February 2, 2018
I spent today chasing ghosts. In late 2014 I learned the story of my great-great-great grandfather (3G) Aretas Culver from Bristol Connecticut, and the tragic story of his Civil War regiment, the 16th Connecticut Infantry. Unlike other units that are celebrated for noble or heroic sacrifice and sturdiness in battle, their story was marked by epic failure at Antietam, and their eventual surrender in North Carolina and subsequent imprisonment at Andersonville. My 3G got home, but did not survive his suffering as a POW. (Their story is chronicled in the excellent and unusual book A Broken Regiment )
I live an hour from Antietam National Battlefield, and I've visited many times. The disconnect of contemplating the deadliest day in American military history happening in such a pastoral Maryland setting is always deeply jarring. But I haven't been to the battlefield since I learned Aretas's story. I didn't know of the critical role his unit played.
These men, who'd had one drill in their three weeks since mustering into service, were guarding the left flank of the Union Army in the late afternoon, as it finally took the field and pushed Robert E. Lee's army back into the town of Sharpsburg and towards devastating defeat. They took the brunt of the charge when the battle-hardened Confederate reinforcements under Gen. AP Hill arrived on the battlefield after covering 17 miles in 8 hours. That forced march that day, which remains among the most amazing feats in military history, literally saved the Confederate Army to fight another day. The 16th had no real chance of success, yet many of the survivors spent much of their post-war lives trying to clear their names of cowardice and blame for the three years of war that followed. Their failure in that cornfield, while completely understandable in the calm hindsight of the historian, nonetheless hung on these men like an albatross long after the battle.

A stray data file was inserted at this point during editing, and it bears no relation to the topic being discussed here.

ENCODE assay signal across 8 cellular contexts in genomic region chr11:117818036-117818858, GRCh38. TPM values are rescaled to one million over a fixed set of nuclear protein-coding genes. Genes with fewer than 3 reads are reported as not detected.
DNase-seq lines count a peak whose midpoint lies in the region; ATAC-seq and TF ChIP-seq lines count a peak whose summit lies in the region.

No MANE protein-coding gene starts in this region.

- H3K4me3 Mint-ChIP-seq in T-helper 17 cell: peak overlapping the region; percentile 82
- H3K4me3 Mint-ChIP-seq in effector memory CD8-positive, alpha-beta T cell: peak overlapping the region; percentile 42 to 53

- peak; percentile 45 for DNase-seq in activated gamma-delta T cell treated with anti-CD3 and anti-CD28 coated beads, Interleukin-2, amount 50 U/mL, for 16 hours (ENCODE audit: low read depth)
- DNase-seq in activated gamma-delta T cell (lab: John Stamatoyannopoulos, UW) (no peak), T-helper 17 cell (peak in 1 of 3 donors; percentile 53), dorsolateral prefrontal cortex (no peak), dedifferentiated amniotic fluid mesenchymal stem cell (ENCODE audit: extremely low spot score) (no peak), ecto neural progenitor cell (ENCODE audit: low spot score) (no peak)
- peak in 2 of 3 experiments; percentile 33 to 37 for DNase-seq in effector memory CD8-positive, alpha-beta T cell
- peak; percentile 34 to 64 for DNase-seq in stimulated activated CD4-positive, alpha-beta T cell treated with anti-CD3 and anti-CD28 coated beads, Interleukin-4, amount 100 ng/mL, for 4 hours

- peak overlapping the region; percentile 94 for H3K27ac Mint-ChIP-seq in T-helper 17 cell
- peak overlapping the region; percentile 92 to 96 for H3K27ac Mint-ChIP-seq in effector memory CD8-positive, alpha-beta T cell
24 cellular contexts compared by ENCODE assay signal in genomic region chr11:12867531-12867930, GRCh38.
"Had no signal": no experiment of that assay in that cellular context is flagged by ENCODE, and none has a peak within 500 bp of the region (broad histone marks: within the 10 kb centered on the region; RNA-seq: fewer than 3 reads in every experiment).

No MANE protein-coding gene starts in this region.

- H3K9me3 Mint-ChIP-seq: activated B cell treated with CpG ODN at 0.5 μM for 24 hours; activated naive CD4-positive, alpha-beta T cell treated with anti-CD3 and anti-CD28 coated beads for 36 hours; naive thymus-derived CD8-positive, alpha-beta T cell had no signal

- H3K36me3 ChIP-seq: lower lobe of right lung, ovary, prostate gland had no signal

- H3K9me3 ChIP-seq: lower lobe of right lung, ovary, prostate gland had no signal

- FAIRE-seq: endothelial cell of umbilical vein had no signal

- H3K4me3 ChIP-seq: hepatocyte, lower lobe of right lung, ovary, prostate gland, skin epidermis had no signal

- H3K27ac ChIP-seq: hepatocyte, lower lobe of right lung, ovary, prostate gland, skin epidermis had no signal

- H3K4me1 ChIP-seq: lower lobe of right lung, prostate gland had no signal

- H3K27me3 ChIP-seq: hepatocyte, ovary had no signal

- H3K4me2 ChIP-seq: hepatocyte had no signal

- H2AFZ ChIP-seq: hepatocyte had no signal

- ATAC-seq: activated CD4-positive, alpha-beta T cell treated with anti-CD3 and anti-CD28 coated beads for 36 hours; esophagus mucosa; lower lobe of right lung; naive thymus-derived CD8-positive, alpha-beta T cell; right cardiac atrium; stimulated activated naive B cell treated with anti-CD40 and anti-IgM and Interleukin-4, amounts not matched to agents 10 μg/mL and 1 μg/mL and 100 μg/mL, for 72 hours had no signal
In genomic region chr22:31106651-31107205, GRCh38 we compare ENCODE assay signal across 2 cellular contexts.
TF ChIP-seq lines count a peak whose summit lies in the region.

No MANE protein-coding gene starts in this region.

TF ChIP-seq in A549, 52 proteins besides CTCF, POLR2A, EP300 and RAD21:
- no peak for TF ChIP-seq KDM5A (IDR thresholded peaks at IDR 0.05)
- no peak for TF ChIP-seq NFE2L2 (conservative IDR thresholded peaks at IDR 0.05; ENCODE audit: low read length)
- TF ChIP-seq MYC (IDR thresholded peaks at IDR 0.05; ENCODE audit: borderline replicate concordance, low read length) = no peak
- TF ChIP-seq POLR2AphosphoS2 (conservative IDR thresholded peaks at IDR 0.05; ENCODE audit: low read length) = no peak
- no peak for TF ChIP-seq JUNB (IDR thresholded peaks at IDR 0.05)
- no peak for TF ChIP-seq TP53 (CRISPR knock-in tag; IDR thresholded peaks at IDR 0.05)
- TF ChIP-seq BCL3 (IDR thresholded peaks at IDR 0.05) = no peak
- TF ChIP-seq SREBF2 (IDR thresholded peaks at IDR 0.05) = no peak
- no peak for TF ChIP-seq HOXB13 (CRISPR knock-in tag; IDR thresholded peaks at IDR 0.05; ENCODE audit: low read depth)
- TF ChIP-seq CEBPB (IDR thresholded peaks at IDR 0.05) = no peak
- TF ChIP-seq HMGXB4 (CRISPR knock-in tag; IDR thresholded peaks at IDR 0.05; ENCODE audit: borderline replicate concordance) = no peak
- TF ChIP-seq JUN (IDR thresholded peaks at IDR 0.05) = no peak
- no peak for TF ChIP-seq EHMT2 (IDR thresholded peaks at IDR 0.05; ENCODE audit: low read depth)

I had never explored the battlefield around the Final Attack. As overwhelming as other parts of Antietam's features can be, one is often pretty saturated by that part of the tour, and the final attack sites aren't on a road. I also never knew of the monument that was erected to their efforts decades later by the State of Connecticut.
So today we went. I had the pleasure and privilege of excellent company in Prescott and Ian, who provided a rich trove of humor as well as military knowledge. We did the battlefield tour, but the whole day was marked by the anticipation of walking in my family footsteps, from the Burnside Bridge to that fateful cornfield where so many had their first horrible taste of battle. We found the monument, and its depiction of their commander Col. Newton Manross who fell vainly trying to rally his frightened and inexperienced neighbors.
Newton Manross was the ancestor of another Colonel, Fred Manross. Fred and his wife Betty were close friends of my grandmother Madeleine, and donated money and land for the library across the street from my grandparents house that bears their name. After his death, Aretas was a member of the detail that accompanied his Colonel's body back home to Bristol. I'd like to think that the bonds of friendship bound our families then as well as during my grandmother's lifetime.
My dad and I made a trip together to his boyhood hometown back in November. We visited the Manross Library, found a lot of family headstones in the nearby cemetery and the final resting place of Colonel Manross just a few yards away. Today felt like completing another journey of sorts, while building new bonds of friendship, as we shared in the exploration of my little treasured story. It is powerful to walk in the footsteps of your family, and to experience ghostly wisps of what they experienced.
Looking out over the rolling fields where the 16th Connecticut first joined the action heading towards the far hill, guarding Gen. Ambrose Burnside's army on the left flank.
The monument on the far hill in the left marks the farthest advance of the 16th.
The final hill where the 16th were charged on the flank by a battle-hardened Confederate Army, force marched by General A.P. Hill in just 8 hours over the 17 miles from Harpers Ferry and the Federal Armory they had captured in the previous days. The lead units wore Union hats and flew the Stars and Stripes, but their rebel yell as they joined the battle without breaking stride was remembered by many survivors of the 16th for the remainder of their days.
Looking back over the march of the 16th.